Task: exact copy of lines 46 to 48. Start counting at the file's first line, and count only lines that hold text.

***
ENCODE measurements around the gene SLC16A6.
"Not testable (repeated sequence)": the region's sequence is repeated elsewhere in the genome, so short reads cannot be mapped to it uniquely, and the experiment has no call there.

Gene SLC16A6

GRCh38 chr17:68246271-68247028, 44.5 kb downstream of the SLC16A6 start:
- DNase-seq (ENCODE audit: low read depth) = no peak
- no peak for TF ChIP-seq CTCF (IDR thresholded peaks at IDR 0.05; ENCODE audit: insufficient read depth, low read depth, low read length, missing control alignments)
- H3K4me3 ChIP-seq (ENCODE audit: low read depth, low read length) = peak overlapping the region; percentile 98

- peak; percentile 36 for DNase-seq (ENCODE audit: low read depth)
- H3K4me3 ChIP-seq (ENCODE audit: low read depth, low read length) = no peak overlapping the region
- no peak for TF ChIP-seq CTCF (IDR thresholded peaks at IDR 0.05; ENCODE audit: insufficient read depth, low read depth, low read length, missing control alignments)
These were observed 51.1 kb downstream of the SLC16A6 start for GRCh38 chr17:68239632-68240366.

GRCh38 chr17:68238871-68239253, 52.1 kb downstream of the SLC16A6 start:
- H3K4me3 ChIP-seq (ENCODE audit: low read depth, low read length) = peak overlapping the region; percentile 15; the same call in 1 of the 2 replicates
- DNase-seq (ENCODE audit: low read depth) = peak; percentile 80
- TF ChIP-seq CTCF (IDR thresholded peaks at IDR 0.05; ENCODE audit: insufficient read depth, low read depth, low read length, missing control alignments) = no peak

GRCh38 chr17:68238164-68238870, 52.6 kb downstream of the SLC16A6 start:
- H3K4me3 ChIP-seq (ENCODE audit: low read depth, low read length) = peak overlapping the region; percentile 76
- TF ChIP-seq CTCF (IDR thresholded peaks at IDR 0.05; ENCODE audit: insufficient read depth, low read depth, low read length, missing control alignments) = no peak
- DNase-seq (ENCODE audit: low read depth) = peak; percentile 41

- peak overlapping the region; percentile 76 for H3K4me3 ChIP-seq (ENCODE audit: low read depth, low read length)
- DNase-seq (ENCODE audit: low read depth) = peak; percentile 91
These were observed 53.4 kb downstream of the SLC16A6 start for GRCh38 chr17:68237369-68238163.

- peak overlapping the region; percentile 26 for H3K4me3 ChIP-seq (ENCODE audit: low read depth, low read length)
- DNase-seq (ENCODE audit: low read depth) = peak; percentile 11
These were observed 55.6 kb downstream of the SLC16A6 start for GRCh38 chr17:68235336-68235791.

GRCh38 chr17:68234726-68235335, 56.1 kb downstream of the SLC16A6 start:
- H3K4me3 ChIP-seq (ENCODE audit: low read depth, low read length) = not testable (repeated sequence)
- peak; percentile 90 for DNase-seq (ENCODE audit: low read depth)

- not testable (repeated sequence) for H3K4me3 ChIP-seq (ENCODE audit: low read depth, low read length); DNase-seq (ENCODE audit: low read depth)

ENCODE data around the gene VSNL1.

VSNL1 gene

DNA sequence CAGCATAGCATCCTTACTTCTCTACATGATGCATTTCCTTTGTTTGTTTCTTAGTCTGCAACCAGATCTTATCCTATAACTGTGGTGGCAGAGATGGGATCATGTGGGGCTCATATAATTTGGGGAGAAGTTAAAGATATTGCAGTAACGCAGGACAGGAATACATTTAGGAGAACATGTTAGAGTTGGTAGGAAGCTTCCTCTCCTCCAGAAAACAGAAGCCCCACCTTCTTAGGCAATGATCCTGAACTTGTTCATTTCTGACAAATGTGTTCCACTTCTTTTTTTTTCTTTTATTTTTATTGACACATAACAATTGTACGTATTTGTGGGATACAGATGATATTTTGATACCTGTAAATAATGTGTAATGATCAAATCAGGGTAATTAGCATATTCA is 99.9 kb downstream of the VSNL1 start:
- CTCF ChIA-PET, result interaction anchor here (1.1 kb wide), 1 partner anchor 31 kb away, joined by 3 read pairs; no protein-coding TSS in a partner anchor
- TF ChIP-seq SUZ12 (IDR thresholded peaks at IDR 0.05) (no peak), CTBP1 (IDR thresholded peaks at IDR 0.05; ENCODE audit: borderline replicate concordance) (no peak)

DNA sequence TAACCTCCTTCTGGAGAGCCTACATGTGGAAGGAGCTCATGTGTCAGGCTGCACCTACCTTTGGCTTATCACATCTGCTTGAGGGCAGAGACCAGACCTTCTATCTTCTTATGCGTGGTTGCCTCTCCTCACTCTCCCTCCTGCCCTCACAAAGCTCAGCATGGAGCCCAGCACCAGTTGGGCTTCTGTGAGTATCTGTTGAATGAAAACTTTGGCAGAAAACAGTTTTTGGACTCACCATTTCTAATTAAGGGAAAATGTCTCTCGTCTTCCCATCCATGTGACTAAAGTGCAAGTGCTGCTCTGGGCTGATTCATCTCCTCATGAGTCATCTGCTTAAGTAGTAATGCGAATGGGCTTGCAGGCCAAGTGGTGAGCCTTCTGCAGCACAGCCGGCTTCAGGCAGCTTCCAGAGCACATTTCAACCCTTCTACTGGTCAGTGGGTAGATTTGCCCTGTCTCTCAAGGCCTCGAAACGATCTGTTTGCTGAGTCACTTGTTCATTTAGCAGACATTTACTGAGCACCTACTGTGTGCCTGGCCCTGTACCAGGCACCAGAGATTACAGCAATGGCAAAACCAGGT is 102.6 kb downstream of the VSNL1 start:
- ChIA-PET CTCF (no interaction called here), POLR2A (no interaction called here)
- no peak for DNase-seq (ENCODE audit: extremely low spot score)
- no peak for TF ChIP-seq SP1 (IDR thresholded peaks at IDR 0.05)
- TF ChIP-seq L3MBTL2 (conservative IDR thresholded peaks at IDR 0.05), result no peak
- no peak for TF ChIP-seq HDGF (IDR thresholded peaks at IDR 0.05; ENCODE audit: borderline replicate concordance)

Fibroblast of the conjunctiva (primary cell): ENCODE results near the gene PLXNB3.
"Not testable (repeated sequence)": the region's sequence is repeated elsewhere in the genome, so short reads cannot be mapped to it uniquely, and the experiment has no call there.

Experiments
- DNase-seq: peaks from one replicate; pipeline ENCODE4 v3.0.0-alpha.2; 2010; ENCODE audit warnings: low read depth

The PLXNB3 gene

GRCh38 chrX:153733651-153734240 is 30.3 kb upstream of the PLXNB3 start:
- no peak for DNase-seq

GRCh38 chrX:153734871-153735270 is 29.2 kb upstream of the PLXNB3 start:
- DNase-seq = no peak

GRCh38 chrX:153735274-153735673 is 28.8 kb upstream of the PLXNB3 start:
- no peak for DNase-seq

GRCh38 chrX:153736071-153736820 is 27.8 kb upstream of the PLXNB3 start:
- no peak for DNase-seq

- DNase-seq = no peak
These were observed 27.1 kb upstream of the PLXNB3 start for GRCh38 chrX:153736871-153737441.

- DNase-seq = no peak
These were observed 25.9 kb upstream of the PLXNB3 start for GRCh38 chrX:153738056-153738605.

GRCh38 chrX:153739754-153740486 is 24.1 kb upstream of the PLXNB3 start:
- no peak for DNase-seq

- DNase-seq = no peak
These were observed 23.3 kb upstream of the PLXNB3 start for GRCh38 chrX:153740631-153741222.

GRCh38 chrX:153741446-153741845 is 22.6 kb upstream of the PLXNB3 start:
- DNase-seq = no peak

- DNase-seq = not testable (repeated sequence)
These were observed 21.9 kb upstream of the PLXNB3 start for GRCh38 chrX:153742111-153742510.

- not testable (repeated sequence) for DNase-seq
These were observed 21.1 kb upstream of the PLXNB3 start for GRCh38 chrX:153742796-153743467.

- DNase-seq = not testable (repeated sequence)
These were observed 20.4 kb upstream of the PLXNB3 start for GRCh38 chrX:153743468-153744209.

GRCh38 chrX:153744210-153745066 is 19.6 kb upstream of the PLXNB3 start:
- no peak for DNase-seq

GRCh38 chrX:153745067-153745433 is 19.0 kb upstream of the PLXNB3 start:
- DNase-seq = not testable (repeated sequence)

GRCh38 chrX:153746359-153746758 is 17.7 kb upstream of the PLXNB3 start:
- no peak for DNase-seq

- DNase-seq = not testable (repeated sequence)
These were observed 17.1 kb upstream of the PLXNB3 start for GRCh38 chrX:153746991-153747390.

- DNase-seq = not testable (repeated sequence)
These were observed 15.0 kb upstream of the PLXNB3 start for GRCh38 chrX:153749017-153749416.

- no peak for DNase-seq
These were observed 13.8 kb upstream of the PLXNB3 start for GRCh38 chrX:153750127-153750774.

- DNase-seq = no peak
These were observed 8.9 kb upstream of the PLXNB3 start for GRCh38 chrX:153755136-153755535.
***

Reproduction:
GRCh38 chrX:153733651-153734240 is 30.3 kb upstream of the PLXNB3 start:
- no peak for DNase-seq

GRCh38 chrX:153734871-153735270 is 29.2 kb upstream of the PLXNB3 start: